Last month, the Securities and Exchange Commission rejected attempts by the Carlyle Group, and proposals by stockholders of Pfizer and Gannett, to mandate arbitration rather than litigation in disputes between investors and management. The SEC gave no explanation for its action on Carlyle (related to an upcoming public offering), and it said opaquely the Pfizer and Gannett proposals might violate the securities laws.
Arbitration has opponents inside the agency, of course, and among plaintiffs lawyers. They claim stockholders will receive less for management wrongdoing, and that this will lead to less deterrence of such wrongdoing. But this argument ignores some important facts. And it does not address the problem identified by the Committee on Capital Markets Regulation—that securities class-action litigation may be the most burdensome feature of U.S. capital markets.
From 2000 through 2011, the total value of all U.S. securities class-action settlements was approximately $64.4 billion, according to NERA Economic Consulting. These settlements do little to accomplish the class action’s traditional goals of compensation and deterrence.
Unlike mass tort litigation, securities class actions involve stockholders who are often both plaintiffs and investors in the defendant corporation. The suits are invariably settled before trial, generally for pennies on the dollar. Small investors recover so little they often do not bother to file for their money: 40%-60% of settlement funds generally go unclaimed, according to research prepared for the Committee on Capital Markets. Regardless, plaintiffs attorneys take up to 35% of the total settlement.
The lawsuits do little to deter wrongdoing. The stockholders funding a settlement generally have no knowledge of management misdeeds—they simply held the wrong stock at the wrong time. Managements—the actual wrongdoers and proper objects of deterrence—rarely pay a dime, as the corporation’s directors’ and officers’ insurance picks up the settlement cost.
Real deterrence comes from whistleblowers and the media, whose reports of fraud send share prices plunging. Deterrence also comes from the strongest public-enforcement system in the world—administered by the Department of Justice, the SEC and the state officials.
Securities class actions undercut the competitiveness of the U.S. capital markets. Plaintiffs attorneys have demonstrated a clear tendency to target the largest public companies, and because insurance firms will not provide settlement coverage over a few hundred million dollars, public companies face substantial risk. Further, foreign corporations are reluctant to list and trade here, while private U.S. corporations have grown wary of going public.
In 2011, 7% of U.S. companies that did go public did so abroad. They were no doubt motivated in part by the litigiousness they can avoid under the Supreme Court’s decision in Morrison v. National Australia Bank (2010), which does not permit securities claims by private plaintiffs for shares purchased or sold on a foreign exchange. Historically, it was almost unheard of for American companies to go public outside the U.S.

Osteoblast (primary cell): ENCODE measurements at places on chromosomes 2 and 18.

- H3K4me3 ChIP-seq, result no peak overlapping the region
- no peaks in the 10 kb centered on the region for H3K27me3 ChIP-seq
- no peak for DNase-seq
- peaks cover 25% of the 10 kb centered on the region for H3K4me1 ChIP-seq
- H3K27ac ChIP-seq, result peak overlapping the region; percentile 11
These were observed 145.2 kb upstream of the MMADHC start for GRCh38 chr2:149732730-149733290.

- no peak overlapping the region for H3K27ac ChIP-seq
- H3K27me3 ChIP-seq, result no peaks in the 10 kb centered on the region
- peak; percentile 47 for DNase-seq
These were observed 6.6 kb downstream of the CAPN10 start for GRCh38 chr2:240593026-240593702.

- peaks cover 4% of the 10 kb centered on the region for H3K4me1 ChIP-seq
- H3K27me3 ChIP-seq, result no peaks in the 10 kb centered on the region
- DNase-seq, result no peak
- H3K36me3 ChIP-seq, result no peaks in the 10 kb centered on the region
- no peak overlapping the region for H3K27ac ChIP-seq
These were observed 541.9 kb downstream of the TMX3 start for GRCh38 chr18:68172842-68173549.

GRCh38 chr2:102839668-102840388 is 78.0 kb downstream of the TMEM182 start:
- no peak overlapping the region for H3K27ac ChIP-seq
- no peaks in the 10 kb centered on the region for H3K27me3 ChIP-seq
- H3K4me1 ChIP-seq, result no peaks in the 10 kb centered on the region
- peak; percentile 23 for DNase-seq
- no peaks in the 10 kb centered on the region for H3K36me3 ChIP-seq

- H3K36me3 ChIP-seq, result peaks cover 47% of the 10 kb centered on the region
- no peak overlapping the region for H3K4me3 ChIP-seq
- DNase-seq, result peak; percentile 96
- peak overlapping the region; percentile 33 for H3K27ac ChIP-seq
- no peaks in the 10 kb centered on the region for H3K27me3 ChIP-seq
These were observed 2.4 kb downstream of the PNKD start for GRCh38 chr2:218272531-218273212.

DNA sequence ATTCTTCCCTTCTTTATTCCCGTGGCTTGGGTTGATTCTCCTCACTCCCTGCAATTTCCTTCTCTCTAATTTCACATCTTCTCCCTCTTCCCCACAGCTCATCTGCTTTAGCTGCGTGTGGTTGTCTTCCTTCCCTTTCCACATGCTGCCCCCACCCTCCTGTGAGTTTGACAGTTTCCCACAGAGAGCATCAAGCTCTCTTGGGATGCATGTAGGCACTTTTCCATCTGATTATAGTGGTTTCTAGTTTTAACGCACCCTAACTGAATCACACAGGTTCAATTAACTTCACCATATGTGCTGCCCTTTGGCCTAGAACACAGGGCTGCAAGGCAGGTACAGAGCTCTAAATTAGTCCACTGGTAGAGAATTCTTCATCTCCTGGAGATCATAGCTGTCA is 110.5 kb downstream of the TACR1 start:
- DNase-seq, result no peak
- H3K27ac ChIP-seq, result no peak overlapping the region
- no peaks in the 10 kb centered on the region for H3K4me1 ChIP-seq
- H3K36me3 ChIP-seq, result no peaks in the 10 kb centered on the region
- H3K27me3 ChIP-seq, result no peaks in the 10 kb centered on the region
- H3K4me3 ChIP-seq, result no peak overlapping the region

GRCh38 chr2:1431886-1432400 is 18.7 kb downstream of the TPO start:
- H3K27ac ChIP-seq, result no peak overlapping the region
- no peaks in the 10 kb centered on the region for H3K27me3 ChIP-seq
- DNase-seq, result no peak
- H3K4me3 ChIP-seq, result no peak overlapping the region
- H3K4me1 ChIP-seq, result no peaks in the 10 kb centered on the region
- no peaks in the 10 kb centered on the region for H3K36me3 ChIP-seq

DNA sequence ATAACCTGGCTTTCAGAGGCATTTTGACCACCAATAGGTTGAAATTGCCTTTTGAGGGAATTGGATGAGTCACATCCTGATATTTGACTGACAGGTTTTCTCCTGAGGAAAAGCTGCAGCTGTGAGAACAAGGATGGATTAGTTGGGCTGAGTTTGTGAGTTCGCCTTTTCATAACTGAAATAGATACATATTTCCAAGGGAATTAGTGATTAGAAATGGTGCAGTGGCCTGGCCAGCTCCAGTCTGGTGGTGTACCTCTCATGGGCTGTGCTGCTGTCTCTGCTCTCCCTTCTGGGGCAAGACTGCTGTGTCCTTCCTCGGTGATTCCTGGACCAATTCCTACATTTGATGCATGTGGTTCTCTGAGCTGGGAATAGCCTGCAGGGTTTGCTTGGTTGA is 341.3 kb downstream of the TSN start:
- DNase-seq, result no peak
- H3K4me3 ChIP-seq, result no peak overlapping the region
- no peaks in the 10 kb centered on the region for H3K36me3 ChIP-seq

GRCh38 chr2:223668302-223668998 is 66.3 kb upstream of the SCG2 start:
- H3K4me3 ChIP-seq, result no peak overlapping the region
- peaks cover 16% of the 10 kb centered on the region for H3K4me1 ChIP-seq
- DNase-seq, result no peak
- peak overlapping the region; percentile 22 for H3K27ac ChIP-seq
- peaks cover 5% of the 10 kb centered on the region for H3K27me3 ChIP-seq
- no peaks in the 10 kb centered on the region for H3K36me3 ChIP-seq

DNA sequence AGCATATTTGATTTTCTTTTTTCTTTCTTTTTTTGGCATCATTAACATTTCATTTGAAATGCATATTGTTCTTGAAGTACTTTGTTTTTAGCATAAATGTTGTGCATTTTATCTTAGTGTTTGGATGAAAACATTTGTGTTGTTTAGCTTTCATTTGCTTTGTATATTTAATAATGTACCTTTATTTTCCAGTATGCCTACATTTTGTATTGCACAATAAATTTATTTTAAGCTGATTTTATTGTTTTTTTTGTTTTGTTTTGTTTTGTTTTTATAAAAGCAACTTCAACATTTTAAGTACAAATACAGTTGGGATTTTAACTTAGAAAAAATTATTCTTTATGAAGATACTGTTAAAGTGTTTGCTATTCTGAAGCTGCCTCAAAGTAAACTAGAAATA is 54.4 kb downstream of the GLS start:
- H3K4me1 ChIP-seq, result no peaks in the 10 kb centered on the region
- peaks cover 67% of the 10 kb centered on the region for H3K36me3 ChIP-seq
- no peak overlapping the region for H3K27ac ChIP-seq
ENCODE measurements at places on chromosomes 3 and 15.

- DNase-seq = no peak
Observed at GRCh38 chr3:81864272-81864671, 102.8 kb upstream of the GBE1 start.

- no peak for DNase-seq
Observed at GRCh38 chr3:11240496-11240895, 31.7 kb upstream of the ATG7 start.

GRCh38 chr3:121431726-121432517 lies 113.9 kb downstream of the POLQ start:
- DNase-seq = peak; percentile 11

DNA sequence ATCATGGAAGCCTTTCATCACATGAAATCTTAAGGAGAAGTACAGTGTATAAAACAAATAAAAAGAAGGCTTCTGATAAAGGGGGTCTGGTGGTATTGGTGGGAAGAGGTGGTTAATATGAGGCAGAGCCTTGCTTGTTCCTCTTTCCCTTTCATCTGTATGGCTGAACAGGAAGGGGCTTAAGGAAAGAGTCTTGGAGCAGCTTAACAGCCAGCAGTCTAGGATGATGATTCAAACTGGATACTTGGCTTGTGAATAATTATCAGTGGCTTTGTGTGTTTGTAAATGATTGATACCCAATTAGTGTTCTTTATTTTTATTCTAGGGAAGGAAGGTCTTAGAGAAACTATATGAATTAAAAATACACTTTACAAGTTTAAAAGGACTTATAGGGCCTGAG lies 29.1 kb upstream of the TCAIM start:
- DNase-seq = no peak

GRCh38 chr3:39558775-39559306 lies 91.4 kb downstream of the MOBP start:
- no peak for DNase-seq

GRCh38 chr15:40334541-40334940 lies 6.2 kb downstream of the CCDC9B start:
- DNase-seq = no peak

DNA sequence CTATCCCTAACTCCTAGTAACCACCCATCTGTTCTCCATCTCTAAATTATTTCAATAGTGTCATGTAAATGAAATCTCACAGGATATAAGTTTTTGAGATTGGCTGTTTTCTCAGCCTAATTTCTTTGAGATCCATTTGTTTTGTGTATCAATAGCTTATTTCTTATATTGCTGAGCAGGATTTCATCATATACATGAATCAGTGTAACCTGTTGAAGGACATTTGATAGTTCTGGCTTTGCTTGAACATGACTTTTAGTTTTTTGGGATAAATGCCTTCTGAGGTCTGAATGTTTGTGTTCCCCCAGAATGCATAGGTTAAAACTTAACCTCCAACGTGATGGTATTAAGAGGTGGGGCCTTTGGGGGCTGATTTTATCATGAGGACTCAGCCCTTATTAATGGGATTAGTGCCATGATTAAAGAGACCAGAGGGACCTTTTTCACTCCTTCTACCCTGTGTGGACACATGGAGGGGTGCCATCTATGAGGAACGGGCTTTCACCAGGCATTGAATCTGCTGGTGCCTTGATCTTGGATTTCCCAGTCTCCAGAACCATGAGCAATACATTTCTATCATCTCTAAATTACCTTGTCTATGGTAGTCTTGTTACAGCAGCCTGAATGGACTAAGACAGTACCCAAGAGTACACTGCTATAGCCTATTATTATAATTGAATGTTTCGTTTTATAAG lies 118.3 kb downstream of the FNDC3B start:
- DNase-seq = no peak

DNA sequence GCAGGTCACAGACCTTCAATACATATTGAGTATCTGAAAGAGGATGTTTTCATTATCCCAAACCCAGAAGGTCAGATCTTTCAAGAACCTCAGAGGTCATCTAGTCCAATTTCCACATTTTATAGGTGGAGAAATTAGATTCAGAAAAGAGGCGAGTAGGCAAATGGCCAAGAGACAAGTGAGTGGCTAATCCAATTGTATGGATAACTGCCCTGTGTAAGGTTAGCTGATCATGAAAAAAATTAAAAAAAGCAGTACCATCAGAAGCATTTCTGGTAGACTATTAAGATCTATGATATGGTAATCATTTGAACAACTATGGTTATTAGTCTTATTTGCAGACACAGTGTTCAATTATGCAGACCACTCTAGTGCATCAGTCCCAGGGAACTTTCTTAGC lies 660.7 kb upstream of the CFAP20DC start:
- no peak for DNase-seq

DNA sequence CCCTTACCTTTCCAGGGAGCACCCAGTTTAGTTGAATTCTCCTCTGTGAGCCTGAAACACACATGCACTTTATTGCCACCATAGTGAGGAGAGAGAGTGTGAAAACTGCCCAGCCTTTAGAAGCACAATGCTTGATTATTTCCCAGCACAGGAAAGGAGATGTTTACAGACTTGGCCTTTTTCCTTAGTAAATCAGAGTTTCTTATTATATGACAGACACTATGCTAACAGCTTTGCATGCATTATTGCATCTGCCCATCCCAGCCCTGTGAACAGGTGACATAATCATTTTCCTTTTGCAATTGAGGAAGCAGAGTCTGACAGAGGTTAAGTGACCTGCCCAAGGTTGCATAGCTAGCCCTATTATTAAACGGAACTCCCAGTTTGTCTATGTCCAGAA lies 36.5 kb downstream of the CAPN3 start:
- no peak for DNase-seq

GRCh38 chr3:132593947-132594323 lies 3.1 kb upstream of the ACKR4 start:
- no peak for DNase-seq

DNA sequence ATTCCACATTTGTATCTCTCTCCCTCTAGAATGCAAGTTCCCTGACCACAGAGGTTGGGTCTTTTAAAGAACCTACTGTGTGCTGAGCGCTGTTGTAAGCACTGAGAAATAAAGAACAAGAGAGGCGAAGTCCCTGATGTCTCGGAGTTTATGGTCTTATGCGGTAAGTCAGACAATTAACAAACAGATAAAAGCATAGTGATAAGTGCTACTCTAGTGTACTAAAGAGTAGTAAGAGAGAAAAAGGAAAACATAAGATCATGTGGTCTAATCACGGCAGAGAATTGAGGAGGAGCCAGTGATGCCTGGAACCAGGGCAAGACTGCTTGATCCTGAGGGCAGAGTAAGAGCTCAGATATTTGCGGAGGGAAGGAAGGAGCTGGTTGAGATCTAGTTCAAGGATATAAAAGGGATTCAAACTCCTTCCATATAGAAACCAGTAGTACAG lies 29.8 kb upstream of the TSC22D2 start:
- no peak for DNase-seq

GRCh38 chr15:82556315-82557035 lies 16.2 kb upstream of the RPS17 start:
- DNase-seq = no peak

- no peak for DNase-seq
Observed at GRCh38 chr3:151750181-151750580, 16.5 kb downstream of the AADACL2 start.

It does not have to be this way. Companies and their stockholders have recently begun exploring mechanisms by which disputes must be settled in individual, private arbitration, taking advantage of the lower costs and quicker results such arbitration affords. They are following the national policy in favor of arbitration embodied in the Federal Arbitration Act of 1925 and confirmed by the Supreme Court in AT&T Mobility v. Concepcion (2011), which struck down a California anti-arbitration law. Other important Supreme Court cases include Rodriguez de Quijas v. Shearson American Express (1989), which held that arbitration does not violate federal securities laws that prohibit waivers of substantive rights guaranteed by law, such as anti-fraud provisions.
Despite arbitration’s endorsement by Congress and the Supreme Court, the SEC has rebuffed efforts to substitute arbitration for securities class actions. So in the recent cases cited above, investors—prospective, in the case of Carlyle, and existing, in the case of Pfizer and Gannett—were deprived of the opportunity to decide upon the dispute-resolution procedure they preferred.
The SEC prides itself on ensuring that U.S. markets are transparent, but in ruling out arbitration it has said no without any explanation. The matter deserves a fair hearing.
Mr. Scott is a professor at Harvard Law School. Mr. Silverman is a partner in the law firm of Cleary Gottlieb Steen & Hamilton LLP. Mr. Scott is the director of the Committee on Capital Markets Regulation, on which Mr. Silverman is a member.